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9 Responses to “It’s Summertime, Summertime, Sum, Sum, Summertime”…..Sherm Feller


  2. Reblogged this on SERENDIPITY and commented:
    Okay, this post took a lot of research and makes a lot of connections, so if you are a fan, this is a great post. I’m sorry I hadn’t found it until today, but better late than never. I never would have guessed … but probably should have … that the first baseball night games were in Alaska where you don’t need lights at night because in the summer, in Fairbanks, there is not night.

  3. I am so sorry I didn’t find your blog until today. On the up side, there’s a lot in here for us to enjoy and catch up on. My husband in a committed baseball and Red Sox fan. His love affair with baseball started with the Brooklyn Dodgers and he has been faithful through the years. He knew Sherm Fellers and commented that Sherm must have written “Summertime” in one of his rare sober moments. Thanks for a great piece of baseball history and writing.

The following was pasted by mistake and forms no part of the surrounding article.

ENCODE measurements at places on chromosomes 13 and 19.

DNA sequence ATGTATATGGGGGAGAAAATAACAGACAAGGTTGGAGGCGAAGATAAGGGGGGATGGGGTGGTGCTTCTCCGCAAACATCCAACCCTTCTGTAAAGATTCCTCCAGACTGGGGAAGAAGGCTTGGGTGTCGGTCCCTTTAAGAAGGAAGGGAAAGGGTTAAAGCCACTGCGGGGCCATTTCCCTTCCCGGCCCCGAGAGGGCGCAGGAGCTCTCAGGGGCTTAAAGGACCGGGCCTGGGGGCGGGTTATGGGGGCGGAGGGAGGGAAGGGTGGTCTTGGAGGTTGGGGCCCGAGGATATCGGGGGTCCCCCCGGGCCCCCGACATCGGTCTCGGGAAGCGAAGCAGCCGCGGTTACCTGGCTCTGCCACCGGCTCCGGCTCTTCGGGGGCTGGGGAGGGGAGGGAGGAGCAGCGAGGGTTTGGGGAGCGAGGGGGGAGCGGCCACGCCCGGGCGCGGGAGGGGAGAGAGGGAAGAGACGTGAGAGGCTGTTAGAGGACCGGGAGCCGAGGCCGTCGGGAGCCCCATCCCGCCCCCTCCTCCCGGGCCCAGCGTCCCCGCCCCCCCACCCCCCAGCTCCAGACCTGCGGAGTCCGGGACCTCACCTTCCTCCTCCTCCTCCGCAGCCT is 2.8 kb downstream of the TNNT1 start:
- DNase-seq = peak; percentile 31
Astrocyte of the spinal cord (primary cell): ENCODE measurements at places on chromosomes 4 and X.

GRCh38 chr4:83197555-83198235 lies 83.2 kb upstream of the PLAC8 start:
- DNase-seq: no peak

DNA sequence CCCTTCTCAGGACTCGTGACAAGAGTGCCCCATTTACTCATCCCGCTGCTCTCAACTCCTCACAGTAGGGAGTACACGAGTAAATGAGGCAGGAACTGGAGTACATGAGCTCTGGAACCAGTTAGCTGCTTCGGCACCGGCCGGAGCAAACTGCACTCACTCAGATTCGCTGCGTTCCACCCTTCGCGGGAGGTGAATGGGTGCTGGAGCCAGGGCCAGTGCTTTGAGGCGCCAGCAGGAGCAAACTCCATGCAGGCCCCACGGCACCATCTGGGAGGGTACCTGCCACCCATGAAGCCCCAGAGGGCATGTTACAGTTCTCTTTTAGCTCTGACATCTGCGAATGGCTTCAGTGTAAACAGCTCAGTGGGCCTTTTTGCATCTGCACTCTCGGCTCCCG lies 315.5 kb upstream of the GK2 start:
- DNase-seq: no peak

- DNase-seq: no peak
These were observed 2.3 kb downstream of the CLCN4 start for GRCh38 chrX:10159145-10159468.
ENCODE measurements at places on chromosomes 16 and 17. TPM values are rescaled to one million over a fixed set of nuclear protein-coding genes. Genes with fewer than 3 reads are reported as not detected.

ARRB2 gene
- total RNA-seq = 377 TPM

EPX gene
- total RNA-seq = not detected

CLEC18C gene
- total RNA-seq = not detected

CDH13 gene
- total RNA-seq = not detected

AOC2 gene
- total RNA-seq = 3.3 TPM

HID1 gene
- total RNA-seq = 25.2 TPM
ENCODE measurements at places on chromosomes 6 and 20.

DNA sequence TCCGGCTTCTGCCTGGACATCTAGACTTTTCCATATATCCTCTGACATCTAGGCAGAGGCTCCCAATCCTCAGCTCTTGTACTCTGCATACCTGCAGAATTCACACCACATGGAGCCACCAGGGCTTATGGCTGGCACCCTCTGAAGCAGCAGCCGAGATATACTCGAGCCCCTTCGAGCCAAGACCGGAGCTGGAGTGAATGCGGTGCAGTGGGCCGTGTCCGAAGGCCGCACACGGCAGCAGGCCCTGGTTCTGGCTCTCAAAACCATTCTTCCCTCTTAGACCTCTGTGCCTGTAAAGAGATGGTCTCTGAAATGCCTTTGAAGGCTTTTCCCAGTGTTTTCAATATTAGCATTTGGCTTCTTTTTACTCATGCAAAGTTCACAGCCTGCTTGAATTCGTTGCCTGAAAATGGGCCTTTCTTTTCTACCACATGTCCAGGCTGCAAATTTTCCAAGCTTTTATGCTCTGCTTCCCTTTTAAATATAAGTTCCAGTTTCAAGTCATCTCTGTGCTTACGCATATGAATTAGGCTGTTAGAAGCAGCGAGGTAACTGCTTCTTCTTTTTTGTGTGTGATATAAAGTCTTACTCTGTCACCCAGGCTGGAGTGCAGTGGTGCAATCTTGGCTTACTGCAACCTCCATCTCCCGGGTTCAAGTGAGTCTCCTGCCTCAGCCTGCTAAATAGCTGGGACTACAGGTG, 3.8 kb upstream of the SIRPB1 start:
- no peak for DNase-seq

• Thanks Marilyn… GREAT to have you on board!!! A fan of Dem Bums I LOVE IT!!! The Sandy Koufax Story by Arnold Hano was the first real book I ever read! I hope he enjoys traversing my stories!!!

  4. Garry Armstrong says:

    Hi, Raymond. This is really “good stuff” (as the wonderful scribe and sports journalist, Clark Booth, would say).
    I’m a life long baseball fan, dating back to the Brooklyn Dodgers. Duke Snider was my first baseball hero. I’m retired after 40 plus years as a TV and radio newsman.
    Long story short, my career eventually led me to Boston and the Red Sox.
    So, I remember young Tom Seaver with the Amazin’ Mets and old Tom Seaver with the Bosox.
    Thanks for making my day!

    • Thanks Garry, I’m a big fan of Clark Booth AND I saw Seaver’s last start at Fenway! I was a tshirt vendor “on the bridge” from 82-86. So glad you enjoyed it!

      • Garry Armstrong says:

        Raymond (can I call you Ray?), we must’ve bumped into each other at some point at Fenway. I miss the days when I could just show up and Johnny Pesky would greet me and share some stories.
        Back in ’70, I was doing a Walter Mitty series which included a stint working out in uniform with the Sox. Bob Veale threw batting practice caught by a rookie named Fisk.
        Veale had an evil look as he cut loose with his fast ball which still had plenty of gas.
        I could hear kid Fisk giggling as I swung with great futility.
        It made for great television.
        Let’s keep this going…(I sent your piece to Steve Buckley of the Boston Herald. Steve’s a nice guy and wonderful writer).

  5. Marie Lough says:

    Very interesting. Glad I stumbled on your blog!